What was the last action movie you saw, and when did you see it? How did you feel about it, and how did you feel when it was over? If you’re anything like a lot of people, and it was a good action movie (sadly the genre can be a bit hit or miss), then you felt invigorated, a little less stressed out, and you had a smile on your face.
Yet why is this the case? Action movies are not exactly known for their deep looks at the human condition or heavily dramatic performances that most acclaimed films are. Yet people still flock to see when they come out (and they come out pretty regularly in one form or another), and they are getting made consistently, with both new franchises and old ones.
While we are not scientists or acclaimed film experts, we did look at what makes action movies so popular. Further still, we wanted to learn more about why people love them specifically. Is it people’s expectations, something about the movies themselves, or something else entirely? Perhaps people just like explosions (spoiler: many people love explosions, and the more and bigger the better).
While you should absolutely do some more research if you are interested in the field, here is what we found and what you can start with:
There are A-list celebrities everywhere, but there is something about the action star that feels like nothing else. You know them by name, can envision them in your mind, and only rarely does the role they are playing outshine the actor themselves. And this is not a knock on the actors, but a compliment to the charisma of the biggest stars.
Think of some of the biggest names. Chances are you remember the movies they’re in, but you might not remember the names of their characters. The names of their characters are irrelevant to many people, and that’s ok. You’re here to see an action movie starring Arnold (we don’t need to give the last name here) where crazy things happen with amazing firefights and spectacles. You care about the story, sure, but there is more than one way to look at a film. Sometimes the moments matter more than the context.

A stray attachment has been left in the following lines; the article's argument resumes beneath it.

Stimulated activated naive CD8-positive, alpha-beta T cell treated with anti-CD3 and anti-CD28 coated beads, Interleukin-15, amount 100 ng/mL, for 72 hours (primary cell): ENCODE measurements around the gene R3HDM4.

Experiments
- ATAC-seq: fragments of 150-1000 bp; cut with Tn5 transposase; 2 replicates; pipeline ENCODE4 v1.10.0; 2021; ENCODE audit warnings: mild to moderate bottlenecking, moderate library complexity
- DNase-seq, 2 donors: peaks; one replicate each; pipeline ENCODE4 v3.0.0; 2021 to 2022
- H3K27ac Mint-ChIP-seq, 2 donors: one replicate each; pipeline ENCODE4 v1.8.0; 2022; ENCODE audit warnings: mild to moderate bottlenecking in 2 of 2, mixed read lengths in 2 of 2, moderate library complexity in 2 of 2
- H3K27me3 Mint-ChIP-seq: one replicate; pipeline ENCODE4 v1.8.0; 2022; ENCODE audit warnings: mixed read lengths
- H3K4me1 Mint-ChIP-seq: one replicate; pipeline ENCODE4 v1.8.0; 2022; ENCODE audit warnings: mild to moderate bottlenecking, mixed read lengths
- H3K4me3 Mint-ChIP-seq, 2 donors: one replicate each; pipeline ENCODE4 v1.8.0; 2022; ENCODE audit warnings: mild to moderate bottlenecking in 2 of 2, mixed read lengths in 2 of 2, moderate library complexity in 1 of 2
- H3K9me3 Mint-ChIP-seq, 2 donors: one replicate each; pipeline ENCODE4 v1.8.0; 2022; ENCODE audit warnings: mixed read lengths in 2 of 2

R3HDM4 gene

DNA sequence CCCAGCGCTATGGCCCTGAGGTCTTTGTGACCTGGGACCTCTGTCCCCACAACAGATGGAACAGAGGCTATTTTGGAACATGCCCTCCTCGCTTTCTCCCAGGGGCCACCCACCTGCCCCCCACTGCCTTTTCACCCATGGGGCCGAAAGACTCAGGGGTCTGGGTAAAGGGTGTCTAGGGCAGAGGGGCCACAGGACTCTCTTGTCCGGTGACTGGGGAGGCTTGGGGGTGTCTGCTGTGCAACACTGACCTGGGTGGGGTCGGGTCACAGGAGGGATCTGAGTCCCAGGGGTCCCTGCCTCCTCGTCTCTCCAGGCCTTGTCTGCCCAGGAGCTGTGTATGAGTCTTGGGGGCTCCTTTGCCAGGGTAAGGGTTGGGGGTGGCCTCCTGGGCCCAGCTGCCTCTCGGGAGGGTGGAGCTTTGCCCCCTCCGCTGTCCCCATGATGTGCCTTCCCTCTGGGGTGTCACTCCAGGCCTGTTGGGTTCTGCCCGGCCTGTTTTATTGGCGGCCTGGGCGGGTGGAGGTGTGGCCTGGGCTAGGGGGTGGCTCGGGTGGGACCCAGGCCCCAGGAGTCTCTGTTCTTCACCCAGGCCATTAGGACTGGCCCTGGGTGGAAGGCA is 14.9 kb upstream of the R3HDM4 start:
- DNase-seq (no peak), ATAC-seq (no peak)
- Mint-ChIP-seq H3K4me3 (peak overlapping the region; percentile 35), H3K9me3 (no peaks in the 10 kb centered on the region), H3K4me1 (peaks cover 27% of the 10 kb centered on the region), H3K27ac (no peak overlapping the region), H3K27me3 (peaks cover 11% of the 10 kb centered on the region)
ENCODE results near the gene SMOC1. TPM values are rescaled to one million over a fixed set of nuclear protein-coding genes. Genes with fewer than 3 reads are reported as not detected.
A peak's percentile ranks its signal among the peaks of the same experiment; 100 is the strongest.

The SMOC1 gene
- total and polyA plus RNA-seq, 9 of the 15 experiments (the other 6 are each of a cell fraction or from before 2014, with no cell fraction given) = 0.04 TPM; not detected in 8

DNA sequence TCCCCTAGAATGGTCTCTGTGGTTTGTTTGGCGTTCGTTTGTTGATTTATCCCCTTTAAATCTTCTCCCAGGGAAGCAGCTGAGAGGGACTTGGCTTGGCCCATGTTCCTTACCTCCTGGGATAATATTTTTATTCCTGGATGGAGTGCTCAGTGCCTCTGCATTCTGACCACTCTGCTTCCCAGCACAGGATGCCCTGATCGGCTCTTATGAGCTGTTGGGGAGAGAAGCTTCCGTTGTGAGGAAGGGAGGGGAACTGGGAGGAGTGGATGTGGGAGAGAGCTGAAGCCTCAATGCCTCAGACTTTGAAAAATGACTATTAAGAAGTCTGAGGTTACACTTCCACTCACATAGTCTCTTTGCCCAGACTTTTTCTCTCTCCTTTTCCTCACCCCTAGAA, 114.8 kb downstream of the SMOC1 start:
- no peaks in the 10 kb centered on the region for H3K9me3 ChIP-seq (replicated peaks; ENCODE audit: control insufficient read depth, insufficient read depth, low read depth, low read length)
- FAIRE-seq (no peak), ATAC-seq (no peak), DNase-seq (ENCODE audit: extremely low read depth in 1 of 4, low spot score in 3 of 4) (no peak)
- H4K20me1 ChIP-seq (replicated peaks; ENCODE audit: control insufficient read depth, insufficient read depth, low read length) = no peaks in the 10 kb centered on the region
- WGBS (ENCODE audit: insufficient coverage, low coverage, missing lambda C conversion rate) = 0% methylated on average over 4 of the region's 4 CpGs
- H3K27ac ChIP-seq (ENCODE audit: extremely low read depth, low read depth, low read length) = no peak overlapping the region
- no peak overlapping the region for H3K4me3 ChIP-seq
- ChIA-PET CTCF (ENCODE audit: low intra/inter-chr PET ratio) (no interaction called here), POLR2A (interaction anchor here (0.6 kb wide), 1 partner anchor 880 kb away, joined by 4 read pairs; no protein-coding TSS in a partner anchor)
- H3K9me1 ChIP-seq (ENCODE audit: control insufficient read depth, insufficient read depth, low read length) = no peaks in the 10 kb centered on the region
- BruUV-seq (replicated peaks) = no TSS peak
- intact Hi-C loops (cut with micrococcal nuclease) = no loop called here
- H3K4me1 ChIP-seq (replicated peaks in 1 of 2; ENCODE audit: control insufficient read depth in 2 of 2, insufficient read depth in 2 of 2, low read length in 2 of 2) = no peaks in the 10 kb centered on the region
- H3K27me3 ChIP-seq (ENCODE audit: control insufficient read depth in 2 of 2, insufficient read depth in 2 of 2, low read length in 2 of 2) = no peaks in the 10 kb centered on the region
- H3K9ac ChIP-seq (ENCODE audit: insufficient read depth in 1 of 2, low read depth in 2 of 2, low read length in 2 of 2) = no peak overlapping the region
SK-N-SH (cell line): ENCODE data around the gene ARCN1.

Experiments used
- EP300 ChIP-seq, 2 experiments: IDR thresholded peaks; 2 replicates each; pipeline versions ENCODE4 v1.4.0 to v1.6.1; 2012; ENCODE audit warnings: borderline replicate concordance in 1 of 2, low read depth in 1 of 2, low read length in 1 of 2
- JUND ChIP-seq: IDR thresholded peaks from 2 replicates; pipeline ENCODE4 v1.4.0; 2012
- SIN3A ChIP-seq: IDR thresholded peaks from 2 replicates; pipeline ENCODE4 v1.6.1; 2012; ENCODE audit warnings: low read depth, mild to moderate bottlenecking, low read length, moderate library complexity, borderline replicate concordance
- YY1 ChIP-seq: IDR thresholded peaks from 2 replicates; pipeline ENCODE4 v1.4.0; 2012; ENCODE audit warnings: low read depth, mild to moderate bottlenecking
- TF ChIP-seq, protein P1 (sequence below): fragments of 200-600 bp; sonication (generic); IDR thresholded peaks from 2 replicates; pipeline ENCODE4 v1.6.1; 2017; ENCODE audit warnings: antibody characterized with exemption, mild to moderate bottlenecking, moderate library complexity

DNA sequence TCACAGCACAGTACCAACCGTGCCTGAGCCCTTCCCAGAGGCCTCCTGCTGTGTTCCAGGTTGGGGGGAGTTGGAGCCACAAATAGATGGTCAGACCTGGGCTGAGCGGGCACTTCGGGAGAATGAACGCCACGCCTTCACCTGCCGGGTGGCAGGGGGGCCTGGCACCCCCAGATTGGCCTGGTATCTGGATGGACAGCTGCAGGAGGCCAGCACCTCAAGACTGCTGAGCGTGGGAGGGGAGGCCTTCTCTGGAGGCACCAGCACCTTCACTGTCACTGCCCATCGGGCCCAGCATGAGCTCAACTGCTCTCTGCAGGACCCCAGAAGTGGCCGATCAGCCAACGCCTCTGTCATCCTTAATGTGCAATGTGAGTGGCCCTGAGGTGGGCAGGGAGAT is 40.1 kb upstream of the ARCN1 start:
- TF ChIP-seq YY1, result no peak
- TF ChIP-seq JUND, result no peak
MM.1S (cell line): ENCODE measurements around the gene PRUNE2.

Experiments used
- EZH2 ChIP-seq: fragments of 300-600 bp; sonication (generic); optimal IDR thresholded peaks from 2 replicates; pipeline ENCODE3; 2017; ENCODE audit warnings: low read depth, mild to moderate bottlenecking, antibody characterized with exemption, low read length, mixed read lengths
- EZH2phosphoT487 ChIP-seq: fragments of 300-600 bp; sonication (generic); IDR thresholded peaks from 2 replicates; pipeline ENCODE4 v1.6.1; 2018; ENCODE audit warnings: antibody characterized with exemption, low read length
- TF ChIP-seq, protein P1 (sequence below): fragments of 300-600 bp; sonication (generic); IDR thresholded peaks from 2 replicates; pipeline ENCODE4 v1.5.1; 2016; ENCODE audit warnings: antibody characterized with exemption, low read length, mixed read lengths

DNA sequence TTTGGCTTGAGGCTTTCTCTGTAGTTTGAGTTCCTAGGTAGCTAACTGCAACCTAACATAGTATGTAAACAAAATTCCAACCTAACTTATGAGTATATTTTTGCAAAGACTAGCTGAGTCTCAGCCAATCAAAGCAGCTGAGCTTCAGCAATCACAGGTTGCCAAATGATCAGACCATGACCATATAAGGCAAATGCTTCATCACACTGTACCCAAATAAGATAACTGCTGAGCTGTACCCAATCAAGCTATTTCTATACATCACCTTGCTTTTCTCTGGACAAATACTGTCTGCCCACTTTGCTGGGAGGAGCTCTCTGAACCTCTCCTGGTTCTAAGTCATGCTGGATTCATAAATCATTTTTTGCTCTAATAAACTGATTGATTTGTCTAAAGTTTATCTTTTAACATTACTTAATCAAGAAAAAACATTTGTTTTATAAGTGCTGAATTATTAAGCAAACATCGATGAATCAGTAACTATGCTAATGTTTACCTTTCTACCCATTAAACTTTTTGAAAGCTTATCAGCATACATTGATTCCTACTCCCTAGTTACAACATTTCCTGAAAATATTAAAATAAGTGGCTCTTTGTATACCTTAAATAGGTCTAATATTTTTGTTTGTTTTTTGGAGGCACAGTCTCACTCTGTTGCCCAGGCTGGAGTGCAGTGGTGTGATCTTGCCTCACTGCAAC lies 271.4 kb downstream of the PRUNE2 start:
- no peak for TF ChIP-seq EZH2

And if this were not the case, then studios wouldn’t pay millions of dollars to bring back stars for sequels. Effects are a flat cost, but stars usually cost extra as a series goes on. Studios know it is an investment worth making, at least in the movies we see getting made.
Most action movies want you to follow along with the hero of the film, whoever it might be. Many action heroes are to some degree relatable, or at the very least compelling enough to want to follow. Most films are biased in the direction of the protagonist, and the intention is usually that we are following along or there on their journey. You want them to win, you want to see them succeed, and you are emotionally invested in their struggles. To that end, you get an emotional payoff and satisfaction when you see the hero triumph (presumably) at the end of the film. And even if the ending is gray or bittersweet, you can still experience some emotional release from the ending. Think for a moment about how you felt at the end of some of your favorite action flicks.
Then add onto all that the star factor that many action movies are vehicles driven by an actor you know and love to see, whether for their looks, their charisma, or their history of great scenes and films before. Studios know what the average audience wants to see, and they make sure audiences get it. We’re already biased to like the character just by who is playing them in the film.
And since most action movies have at least a somewhat likable protagonist, with good qualities or morals, seeing them succeed feels like a victory for those values as well, whether they be love, family, or the like. More on this in the next section.
Alternatively, you can look at it another way in terms of point of view. Most of the time, viewers want a hero they can relate to on at least some level. They want someone to cheer for. And while there are plenty of anti-heroes in action movies with some unlikeable qualities as well, ultimately audiences can empathize with move action heroes. There’s a reason why so many of them are fighting to protect their home, friends, family, or country. They’re basic values that appeal to a broad audience.